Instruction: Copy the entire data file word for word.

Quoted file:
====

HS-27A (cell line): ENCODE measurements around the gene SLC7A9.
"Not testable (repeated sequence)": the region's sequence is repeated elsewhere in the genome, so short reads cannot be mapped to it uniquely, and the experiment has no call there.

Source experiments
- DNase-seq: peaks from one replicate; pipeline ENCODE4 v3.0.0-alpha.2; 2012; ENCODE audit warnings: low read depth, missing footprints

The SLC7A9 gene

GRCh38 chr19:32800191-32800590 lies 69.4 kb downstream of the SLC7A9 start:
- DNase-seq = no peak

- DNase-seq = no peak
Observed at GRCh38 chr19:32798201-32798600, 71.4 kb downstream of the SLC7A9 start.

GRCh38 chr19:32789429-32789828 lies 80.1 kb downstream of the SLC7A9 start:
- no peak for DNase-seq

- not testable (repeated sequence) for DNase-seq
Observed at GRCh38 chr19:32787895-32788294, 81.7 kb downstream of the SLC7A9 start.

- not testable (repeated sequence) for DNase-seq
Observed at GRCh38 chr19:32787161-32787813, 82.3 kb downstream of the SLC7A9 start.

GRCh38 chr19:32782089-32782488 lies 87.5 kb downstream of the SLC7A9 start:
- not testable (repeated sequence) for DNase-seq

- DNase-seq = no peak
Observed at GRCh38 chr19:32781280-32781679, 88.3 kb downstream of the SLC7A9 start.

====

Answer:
HS-27A (cell line): ENCODE measurements around the gene SLC7A9.
"Not testable (repeated sequence)": the region's sequence is repeated elsewhere in the genome, so short reads cannot be mapped to it uniquely, and the experiment has no call there.

Source experiments
- DNase-seq: peaks from one replicate; pipeline ENCODE4 v3.0.0-alpha.2; 2012; ENCODE audit warnings: low read depth, missing footprints

The SLC7A9 gene

GRCh38 chr19:32800191-32800590 lies 69.4 kb downstream of the SLC7A9 start:
- DNase-seq = no peak

- DNase-seq = no peak
Observed at GRCh38 chr19:32798201-32798600, 71.4 kb downstream of the SLC7A9 start.

GRCh38 chr19:32789429-32789828 lies 80.1 kb downstream of the SLC7A9 start:
- no peak for DNase-seq

- not testable (repeated sequence) for DNase-seq
Observed at GRCh38 chr19:32787895-32788294, 81.7 kb downstream of the SLC7A9 start.

- not testable (repeated sequence) for DNase-seq
Observed at GRCh38 chr19:32787161-32787813, 82.3 kb downstream of the SLC7A9 start.

GRCh38 chr19:32782089-32782488 lies 87.5 kb downstream of the SLC7A9 start:
- not testable (repeated sequence) for DNase-seq

- DNase-seq = no peak
Observed at GRCh38 chr19:32781280-32781679, 88.3 kb downstream of the SLC7A9 start.